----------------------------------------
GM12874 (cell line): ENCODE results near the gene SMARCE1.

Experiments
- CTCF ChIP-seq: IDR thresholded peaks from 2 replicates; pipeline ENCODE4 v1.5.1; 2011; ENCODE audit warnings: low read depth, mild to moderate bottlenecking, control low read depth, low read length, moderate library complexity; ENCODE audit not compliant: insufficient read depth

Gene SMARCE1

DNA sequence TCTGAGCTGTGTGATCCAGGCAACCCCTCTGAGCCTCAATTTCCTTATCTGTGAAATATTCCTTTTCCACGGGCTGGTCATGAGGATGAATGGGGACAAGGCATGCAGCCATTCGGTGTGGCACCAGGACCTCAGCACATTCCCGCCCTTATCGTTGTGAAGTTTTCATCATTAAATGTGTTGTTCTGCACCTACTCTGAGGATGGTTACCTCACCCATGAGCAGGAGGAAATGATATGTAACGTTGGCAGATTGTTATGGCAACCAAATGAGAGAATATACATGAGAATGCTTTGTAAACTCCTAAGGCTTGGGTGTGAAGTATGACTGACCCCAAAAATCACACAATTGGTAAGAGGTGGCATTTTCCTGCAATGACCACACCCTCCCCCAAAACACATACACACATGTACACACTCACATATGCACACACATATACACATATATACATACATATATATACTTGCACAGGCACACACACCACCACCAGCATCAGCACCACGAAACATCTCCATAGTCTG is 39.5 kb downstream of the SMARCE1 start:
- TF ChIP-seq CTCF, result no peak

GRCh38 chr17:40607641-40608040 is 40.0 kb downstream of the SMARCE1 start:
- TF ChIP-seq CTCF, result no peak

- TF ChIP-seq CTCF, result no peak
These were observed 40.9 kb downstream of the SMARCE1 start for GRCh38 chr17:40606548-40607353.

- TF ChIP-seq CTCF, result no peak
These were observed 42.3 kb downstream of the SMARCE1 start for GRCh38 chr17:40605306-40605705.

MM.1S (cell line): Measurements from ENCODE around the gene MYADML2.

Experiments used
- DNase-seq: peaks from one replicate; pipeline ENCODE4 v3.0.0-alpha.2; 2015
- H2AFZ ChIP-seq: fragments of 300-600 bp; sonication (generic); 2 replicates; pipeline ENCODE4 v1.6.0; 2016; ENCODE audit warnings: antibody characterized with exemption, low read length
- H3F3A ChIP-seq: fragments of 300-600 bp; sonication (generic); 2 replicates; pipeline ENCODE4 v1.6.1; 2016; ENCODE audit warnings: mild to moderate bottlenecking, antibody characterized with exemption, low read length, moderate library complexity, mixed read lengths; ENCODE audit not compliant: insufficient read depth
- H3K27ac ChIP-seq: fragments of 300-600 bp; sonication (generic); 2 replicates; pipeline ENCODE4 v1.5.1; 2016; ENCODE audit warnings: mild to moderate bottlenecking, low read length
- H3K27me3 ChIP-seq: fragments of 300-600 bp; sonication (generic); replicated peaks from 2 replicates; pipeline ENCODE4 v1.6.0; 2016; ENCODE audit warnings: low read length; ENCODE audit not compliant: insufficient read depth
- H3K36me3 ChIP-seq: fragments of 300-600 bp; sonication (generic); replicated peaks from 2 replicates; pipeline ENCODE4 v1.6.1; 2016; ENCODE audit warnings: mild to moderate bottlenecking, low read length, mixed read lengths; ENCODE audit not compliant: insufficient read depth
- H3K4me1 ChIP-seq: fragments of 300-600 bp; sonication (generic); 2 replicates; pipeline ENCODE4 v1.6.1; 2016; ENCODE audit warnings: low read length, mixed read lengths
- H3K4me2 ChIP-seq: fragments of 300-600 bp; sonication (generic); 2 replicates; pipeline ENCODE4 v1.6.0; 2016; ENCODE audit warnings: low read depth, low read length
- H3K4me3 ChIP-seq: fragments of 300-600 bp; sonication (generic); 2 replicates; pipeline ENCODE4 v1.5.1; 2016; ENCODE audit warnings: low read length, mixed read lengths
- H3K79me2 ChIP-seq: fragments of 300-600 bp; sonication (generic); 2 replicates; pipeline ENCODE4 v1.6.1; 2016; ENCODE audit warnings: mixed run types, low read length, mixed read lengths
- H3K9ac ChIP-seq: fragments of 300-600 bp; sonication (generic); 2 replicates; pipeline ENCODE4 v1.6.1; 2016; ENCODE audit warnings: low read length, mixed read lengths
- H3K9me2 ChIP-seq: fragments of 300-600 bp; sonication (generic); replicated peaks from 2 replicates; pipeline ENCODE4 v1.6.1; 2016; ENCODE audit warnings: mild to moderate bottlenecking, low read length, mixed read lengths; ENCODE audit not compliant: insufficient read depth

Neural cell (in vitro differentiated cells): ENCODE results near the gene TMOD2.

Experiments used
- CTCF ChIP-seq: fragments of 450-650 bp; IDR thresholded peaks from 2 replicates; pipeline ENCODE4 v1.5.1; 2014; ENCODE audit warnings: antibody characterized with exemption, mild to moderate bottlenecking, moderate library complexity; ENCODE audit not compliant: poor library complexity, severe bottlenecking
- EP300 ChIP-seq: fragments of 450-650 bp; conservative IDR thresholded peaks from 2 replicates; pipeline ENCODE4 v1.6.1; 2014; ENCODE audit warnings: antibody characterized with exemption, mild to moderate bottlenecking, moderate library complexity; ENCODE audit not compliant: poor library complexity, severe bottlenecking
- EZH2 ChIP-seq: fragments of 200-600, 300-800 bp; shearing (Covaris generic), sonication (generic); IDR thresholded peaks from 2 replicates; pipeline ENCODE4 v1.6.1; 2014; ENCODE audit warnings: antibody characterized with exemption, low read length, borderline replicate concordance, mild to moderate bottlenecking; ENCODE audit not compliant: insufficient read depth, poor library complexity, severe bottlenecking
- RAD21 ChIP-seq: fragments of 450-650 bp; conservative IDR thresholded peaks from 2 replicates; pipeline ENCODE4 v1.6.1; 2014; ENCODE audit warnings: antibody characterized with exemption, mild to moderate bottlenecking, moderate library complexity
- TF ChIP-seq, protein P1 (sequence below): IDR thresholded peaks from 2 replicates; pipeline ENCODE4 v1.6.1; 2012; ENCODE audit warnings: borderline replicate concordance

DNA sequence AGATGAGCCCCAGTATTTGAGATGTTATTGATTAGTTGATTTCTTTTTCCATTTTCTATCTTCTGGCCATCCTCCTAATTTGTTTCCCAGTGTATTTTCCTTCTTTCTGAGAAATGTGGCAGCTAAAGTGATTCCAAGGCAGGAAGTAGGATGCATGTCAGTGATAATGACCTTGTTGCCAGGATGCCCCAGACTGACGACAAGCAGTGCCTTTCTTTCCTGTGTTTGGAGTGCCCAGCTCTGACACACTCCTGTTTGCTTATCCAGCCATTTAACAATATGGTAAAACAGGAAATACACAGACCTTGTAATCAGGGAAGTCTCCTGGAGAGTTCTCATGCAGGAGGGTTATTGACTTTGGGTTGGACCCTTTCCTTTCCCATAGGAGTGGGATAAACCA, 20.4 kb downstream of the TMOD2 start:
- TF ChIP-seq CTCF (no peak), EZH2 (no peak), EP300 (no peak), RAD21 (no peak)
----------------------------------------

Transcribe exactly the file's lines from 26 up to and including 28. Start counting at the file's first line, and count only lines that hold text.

- H3K9me2 ChIP-seq: fragments of 300-600 bp; sonication (generic); replicated peaks from 2 replicates; pipeline ENCODE4 v1.6.1; 2016; ENCODE audit warnings: mild to moderate bottlenecking, low read length, mixed read lengths; ENCODE audit not compliant: insufficient read depth

Neural cell (in vitro differentiated cells): ENCODE results near the gene TMOD2.

Experiments used